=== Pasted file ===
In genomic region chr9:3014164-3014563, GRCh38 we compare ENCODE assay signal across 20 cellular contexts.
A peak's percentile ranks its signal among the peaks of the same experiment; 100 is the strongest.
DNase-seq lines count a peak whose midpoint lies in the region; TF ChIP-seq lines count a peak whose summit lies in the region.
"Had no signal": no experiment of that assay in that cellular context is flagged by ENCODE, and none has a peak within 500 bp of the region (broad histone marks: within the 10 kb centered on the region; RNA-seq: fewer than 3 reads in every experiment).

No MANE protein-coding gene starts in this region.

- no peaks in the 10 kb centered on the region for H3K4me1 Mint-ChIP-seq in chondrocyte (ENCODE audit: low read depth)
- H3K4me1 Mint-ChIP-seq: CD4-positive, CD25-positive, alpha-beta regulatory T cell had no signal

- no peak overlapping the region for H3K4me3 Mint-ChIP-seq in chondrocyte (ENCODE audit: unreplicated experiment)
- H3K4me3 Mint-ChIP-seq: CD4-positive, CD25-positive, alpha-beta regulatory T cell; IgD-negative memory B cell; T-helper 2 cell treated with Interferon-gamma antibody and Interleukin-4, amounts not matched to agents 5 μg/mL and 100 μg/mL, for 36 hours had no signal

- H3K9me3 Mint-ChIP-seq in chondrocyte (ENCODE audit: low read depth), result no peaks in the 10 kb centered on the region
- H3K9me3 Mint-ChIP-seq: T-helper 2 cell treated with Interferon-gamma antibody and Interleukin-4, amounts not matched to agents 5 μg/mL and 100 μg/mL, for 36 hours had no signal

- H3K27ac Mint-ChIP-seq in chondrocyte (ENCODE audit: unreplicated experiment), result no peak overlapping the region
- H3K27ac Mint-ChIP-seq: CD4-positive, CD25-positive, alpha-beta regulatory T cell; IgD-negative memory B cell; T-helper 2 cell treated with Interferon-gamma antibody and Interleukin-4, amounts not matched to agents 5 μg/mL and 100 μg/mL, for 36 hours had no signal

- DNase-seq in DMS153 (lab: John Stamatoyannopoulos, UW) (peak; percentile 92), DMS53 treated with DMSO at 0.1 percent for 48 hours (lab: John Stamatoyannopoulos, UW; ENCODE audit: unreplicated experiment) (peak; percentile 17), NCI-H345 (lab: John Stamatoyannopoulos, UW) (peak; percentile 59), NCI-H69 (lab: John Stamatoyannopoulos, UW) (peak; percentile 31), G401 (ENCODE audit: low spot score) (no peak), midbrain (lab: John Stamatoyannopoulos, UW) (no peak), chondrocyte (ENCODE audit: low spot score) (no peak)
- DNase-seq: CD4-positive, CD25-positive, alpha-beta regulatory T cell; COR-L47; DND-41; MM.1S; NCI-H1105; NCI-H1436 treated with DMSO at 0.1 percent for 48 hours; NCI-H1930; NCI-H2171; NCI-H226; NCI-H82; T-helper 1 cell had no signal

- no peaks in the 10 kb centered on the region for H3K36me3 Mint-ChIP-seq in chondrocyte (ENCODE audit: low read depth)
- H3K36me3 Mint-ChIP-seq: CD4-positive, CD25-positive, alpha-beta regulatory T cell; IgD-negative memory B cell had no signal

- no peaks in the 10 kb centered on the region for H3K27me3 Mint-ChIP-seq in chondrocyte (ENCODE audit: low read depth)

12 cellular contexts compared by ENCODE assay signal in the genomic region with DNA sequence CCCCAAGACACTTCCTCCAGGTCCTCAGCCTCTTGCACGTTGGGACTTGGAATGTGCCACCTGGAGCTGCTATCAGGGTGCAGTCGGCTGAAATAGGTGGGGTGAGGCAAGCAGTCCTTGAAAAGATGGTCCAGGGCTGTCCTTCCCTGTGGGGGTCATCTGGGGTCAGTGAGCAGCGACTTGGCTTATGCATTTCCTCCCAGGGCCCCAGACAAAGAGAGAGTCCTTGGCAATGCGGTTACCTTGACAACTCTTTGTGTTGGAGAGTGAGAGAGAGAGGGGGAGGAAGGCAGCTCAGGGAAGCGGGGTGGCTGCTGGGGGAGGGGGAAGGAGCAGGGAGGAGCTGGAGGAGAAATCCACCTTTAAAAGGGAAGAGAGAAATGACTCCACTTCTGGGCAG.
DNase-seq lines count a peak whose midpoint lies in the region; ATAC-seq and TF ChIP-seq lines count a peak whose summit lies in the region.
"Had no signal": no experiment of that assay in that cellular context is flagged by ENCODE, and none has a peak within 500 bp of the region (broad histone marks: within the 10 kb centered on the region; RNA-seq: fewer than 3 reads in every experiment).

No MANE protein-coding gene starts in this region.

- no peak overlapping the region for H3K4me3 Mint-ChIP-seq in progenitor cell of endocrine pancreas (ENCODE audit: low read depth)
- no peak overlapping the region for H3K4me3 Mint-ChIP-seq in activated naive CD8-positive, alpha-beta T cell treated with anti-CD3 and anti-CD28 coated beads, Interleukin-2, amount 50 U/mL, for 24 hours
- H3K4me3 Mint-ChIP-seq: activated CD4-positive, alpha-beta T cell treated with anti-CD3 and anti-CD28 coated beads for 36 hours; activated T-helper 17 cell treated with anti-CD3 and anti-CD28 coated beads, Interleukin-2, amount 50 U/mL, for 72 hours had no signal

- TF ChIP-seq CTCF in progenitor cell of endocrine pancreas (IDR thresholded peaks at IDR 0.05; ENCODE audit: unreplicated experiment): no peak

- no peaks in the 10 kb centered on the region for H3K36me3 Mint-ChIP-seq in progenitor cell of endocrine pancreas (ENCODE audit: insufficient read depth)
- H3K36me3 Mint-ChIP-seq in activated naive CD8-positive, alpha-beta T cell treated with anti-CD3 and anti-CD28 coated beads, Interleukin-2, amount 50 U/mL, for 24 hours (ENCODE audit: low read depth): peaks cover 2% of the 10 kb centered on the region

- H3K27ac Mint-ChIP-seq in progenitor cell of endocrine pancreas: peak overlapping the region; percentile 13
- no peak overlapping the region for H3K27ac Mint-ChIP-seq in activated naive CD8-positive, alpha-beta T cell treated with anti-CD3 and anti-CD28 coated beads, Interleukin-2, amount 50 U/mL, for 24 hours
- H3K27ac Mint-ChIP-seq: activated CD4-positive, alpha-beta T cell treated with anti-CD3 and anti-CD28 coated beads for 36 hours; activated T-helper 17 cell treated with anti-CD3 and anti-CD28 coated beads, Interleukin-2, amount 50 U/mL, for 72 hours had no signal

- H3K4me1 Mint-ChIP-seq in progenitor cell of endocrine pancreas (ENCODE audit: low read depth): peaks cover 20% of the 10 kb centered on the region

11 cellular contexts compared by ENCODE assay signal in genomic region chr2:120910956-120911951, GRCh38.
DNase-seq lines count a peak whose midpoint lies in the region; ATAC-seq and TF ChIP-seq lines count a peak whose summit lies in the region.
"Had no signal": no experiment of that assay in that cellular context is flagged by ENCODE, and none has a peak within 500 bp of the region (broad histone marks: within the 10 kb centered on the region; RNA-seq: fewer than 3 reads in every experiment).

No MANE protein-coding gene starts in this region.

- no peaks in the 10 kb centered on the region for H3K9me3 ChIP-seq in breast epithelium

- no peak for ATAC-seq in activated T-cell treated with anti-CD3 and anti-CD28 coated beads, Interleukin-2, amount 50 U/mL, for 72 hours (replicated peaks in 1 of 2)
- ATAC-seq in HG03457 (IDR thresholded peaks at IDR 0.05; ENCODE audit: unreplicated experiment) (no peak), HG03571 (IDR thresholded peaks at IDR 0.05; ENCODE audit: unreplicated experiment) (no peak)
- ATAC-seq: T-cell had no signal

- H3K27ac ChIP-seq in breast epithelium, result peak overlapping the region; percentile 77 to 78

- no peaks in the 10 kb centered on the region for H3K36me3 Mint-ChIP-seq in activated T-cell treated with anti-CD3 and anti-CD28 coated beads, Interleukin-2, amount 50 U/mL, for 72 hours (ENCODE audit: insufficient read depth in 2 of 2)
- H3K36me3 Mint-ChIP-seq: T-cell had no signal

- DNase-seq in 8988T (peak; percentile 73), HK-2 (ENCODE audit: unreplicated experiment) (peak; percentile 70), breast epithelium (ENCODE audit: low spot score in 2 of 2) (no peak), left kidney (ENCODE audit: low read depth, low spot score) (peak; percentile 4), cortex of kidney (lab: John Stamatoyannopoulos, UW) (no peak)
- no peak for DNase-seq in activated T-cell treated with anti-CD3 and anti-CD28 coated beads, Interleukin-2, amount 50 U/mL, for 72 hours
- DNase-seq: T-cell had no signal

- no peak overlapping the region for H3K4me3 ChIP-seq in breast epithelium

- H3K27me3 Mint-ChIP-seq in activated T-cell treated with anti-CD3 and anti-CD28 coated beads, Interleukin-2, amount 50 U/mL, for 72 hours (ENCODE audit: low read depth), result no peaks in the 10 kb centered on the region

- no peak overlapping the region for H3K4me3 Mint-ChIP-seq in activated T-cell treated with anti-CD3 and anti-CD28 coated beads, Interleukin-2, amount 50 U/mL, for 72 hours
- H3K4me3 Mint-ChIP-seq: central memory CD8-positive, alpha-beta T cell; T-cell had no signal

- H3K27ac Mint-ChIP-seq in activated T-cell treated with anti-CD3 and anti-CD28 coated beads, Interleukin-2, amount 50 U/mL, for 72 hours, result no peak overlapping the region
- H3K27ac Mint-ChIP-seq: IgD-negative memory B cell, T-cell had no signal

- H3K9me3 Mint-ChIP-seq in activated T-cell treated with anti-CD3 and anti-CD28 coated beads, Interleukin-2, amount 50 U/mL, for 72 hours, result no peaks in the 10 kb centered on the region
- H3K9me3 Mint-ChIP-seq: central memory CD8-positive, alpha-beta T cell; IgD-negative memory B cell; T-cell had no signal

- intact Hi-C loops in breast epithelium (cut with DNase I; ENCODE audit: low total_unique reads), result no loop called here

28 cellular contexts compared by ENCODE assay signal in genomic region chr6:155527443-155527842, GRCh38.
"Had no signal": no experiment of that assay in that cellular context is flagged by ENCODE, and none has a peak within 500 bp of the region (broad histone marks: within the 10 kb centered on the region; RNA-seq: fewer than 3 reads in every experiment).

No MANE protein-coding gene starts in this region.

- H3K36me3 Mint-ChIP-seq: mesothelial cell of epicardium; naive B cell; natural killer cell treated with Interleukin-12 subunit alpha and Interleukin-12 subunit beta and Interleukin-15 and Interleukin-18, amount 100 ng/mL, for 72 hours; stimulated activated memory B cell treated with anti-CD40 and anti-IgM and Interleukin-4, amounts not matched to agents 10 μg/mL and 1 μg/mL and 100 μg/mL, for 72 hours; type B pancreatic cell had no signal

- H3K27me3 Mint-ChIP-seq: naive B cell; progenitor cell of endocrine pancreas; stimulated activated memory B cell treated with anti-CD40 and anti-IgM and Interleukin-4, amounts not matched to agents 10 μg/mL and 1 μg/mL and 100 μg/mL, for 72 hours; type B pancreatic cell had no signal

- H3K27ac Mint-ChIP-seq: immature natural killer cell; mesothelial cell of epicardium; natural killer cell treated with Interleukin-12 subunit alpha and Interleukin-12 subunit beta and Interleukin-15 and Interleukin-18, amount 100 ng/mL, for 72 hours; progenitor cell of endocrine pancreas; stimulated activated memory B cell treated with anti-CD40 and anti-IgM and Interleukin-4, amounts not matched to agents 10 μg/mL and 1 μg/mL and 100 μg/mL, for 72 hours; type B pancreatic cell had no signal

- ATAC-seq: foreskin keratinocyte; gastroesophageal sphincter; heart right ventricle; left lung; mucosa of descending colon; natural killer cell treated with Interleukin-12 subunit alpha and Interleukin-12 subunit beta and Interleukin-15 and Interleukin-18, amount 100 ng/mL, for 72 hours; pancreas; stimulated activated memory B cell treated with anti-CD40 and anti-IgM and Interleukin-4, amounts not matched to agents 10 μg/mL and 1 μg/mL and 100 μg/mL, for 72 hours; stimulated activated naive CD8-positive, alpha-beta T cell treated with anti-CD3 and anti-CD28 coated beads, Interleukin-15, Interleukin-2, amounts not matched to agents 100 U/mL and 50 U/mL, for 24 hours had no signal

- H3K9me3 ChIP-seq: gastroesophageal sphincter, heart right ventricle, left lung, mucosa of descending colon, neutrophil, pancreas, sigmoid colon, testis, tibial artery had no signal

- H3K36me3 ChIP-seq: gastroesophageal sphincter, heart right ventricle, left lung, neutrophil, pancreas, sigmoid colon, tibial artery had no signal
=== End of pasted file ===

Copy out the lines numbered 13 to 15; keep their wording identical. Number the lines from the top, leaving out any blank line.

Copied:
- H3K27ac Mint-ChIP-seq: CD4-positive, CD25-positive, alpha-beta regulatory T cell; IgD-negative memory B cell; T-helper 2 cell treated with Interferon-gamma antibody and Interleukin-4, amounts not matched to agents 5 μg/mL and 100 μg/mL, for 36 hours had no signal

- DNase-seq in DMS153 (lab: John Stamatoyannopoulos, UW) (peak; percentile 92), DMS53 treated with DMSO at 0.1 percent for 48 hours (lab: John Stamatoyannopoulos, UW; ENCODE audit: unreplicated experiment) (peak; percentile 17), NCI-H345 (lab: John Stamatoyannopoulos, UW) (peak; percentile 59), NCI-H69 (lab: John Stamatoyannopoulos, UW) (peak; percentile 31), G401 (ENCODE audit: low spot score) (no peak), midbrain (lab: John Stamatoyannopoulos, UW) (no peak), chondrocyte (ENCODE audit: low spot score) (no peak)
- DNase-seq: CD4-positive, CD25-positive, alpha-beta regulatory T cell; COR-L47; DND-41; MM.1S; NCI-H1105; NCI-H1436 treated with DMSO at 0.1 percent for 48 hours; NCI-H1930; NCI-H2171; NCI-H226; NCI-H82; T-helper 1 cell had no signal